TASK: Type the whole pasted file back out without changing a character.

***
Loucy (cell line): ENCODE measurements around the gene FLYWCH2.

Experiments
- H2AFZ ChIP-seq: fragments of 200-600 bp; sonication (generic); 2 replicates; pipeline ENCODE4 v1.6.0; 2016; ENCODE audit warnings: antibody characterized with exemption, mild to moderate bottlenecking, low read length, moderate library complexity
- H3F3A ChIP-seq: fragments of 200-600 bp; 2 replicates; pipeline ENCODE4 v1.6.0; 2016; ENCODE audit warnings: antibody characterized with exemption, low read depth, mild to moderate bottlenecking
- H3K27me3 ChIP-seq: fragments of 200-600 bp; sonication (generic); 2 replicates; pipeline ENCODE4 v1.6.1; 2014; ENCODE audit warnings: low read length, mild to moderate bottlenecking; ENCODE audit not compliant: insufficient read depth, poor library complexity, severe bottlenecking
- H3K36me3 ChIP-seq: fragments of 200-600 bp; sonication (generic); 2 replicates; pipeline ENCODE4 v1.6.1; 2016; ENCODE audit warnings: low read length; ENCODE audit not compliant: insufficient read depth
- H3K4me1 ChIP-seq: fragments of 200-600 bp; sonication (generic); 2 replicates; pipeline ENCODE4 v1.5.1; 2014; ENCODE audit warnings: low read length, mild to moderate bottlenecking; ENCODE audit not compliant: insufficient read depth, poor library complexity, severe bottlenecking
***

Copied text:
Loucy (cell line): ENCODE measurements around the gene FLYWCH2.

Experiments
- H2AFZ ChIP-seq: fragments of 200-600 bp; sonication (generic); 2 replicates; pipeline ENCODE4 v1.6.0; 2016; ENCODE audit warnings: antibody characterized with exemption, mild to moderate bottlenecking, low read length, moderate library complexity
- H3F3A ChIP-seq: fragments of 200-600 bp; 2 replicates; pipeline ENCODE4 v1.6.0; 2016; ENCODE audit warnings: antibody characterized with exemption, low read depth, mild to moderate bottlenecking
- H3K27me3 ChIP-seq: fragments of 200-600 bp; sonication (generic); 2 replicates; pipeline ENCODE4 v1.6.1; 2014; ENCODE audit warnings: low read length, mild to moderate bottlenecking; ENCODE audit not compliant: insufficient read depth, poor library complexity, severe bottlenecking
- H3K36me3 ChIP-seq: fragments of 200-600 bp; sonication (generic); 2 replicates; pipeline ENCODE4 v1.6.1; 2016; ENCODE audit warnings: low read length; ENCODE audit not compliant: insufficient read depth
- H3K4me1 ChIP-seq: fragments of 200-600 bp; sonication (generic); 2 replicates; pipeline ENCODE4 v1.5.1; 2014; ENCODE audit warnings: low read length, mild to moderate bottlenecking; ENCODE audit not compliant: insufficient read depth, poor library complexity, severe bottlenecking